By Evan Brunell
Instead, the lefty has been part of the problem with a 7.15 ERA entering Monday's games over 11 1/3 innings. The bright side? Sale has punched out 13 and that number is sure to rise once the weather warms up even more and Sale can unleash his upper 90's fastball that is currently sitting in the mid-90s.
"Yeah, velocity is probably the last thing I’m worried about," Sale told the Chicago Sun-Times. "Getting outs is at the top of my to-do list. It will get there. I’m not too worried about where I’m at with velocity. I feel good, my body feels good, my arm feels good."
Outs are indeed a problem for Sale, who has seen his walk rate creep up to four walks per nine innings. Not exactly a great ratio, but forgivable for someone with Sale's strikeout stuff. Less forgivable is his 15 hits allowed, but his .353 BABIP suggests that he's been rather unlucky and can count on that number to decrease. Still, when your boss is Ozzie Guillen, you don't want to wait for regression to the mean.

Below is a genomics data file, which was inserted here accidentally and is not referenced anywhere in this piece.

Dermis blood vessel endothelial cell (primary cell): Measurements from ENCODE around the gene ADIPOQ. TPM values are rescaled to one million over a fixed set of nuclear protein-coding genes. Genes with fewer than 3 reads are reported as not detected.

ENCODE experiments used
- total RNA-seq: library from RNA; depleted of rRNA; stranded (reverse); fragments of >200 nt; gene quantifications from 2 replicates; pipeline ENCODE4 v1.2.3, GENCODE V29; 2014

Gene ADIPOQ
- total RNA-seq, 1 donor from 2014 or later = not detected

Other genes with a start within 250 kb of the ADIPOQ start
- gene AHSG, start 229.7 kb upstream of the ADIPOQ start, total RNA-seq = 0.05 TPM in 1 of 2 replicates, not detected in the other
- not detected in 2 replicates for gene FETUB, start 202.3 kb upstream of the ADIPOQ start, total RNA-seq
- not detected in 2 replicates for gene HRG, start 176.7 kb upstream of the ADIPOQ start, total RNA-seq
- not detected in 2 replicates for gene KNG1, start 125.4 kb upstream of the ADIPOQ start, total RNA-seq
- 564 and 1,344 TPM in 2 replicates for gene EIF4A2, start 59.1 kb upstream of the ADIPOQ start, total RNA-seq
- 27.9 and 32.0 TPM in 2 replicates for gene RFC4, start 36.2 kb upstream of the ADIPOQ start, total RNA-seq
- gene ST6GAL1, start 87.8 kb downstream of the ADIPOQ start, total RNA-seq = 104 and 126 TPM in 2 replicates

Pitching coach Don Cooper has identified some potential mechanical flaws that could be responsible for Sale's increased command issues, which may also be part of the culprit in giving up too many hits. After all, if you don't spot the pitch where you want it and walk too many batters, it stands to reason the pitches you toss in the strike zone may end up in hittable locations. Indeed, while batters are offering at his pitches inside the strike zone at a similar clip to last season, they're making contact a lot more often.
Fortunately, Sale has the right frame of mind as far as addressing his problems. Far too often, when confronted with adversity, young pitchers rush their delivery in an attempt to overthrow the ball past the batter.
"My main focus is not about lighting up the radar gun," he said. "Everybody in this league can hit 98. That’s no secret. It’s a matter of where the pitch is, not how hard it is."